Using the College Costs Calculator, the “real costs of college” – not only tuition, is probably $410,000 for the four years – it could be considerably more – if the student does not complete the degree program, in the required four years. Apparently, the “average” college BA or lightweight BS degree program is actually completed in 5 years. In this instance, that brings the bachelor’s degree tab, to at least $500,000.
Does that seem reasonable?
It’s in our best interests, to evaluate the reality of these expenses. View these extraordinary costs against the potential of unemployment of either or both parents, their value of personal debt-freedom, the real worth of a bachelor’s degree from a no-name college, and the graduate’s real potential for paying his way, once graduated.
The parents are already aware they have underfunded their retirement – the mother wants “to switch to lower-paying, more rewarding work soon and downsize to a modern apartment” which may help the couple’s savings effort – but, conflicts with the college costs over-burden.
Downsize the kid, now – as soon as possible.
Folks, tell your son today:
“Son, there’s been a death in the family. Our wallet died last night. We’re awfully sorry to tell you like this – but, Uncle Wallet died empty.
We all have to adjust – along with this terrible economy, we are having to lop-off spending of all kinds. We have become born-again frugal savers.
Now, since you are an adult, and because we want the best for you, we have figured-out your part in this situation.
We want you to start acting on this list today, dear boy.”
- withdraw from the high-cost, low value college,
- live at home, with us, and
- get job – any job to pay room & board, live frugal,
- pay for your CLEP or DANTES testing units, through the third year of college, and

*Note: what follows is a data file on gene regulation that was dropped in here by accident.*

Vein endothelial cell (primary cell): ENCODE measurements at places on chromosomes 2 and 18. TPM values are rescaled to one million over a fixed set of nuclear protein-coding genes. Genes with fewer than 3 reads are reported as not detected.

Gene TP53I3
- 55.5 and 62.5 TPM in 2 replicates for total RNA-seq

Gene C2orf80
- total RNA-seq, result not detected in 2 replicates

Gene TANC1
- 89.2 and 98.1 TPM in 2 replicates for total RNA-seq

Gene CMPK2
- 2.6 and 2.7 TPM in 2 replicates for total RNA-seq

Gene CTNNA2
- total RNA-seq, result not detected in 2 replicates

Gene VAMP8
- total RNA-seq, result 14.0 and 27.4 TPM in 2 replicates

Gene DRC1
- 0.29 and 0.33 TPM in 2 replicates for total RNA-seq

- take the last year of college, online,
- graduate with a job-career plan, then
- live at home while saving every penny,
- pay for your room & board, and
- leave home once the career track has started, then annually
- thank God for your parents, that have set you straight for self-discipline and maturity.
Dr. Amen’s book is highly recommended – it is not a “diet” book. It’s a thinking person’s book – meant to be read, often.
“Daniel Amen continually demonstrates why he is truly one of the most original thinkers in medicine today. As he correctly points out in his newest book, Change Your Brain, Change Your Body, the brain is the integration center that ultimately controls not only the way we think and feel but also the way we look. More important, he provides the dietary advice that has been clinically demonstrated to improve brain function. If you want to optimize your life, this book is a must-read.”
—BARRY SEARS, Ph.D., author of The Zone
A reader asks about the price of a liberal arts education.
Is a college degree really worth the price?
In my opinion, there are definitely low or negative returns, assuming that a single year at a private college is $50,000.
Does it really need to cost $50,000 per year to give someone a liberal arts education?
I don’t think so.
Also, colleges have strayed far from their original mission of providing a solid education in science, mathematics, literature, history and philosophy. Today, they list a large variety of interdisciplinary courses: these include questionable studies of the visual arts (video, movie and TV production, etc.)
It’s disturbing to see the construction of grand sports pavilions, stadiums, research facilities, high-value dormitories, etc. Wonder who pays for all of this excess? Mostly the student, with some help from the endowments.
So, yes, a liberal arts education is worth it, but you shouldn’t have to pay an arm and a leg for the college excursions into grandiosity.
The answer is no Bachelor of Arts or lightweight Bachelor of Science is worth more than $20,000 for the entire four years expenses. Depending on the College Costs Calculator, that’s a 90% discount – with a whole lot more value.
How is that possible?
Take this to heart – consider the consequences of each.
Price Is What You Pay,
Cost Is What You Spend,
Value Is What You Receive,
Worth Is What It Brings,
Wealth Is What You Keep,
Life Is What You Give.
- Professor Dad’s view (and, no apologies to Warren Buffett)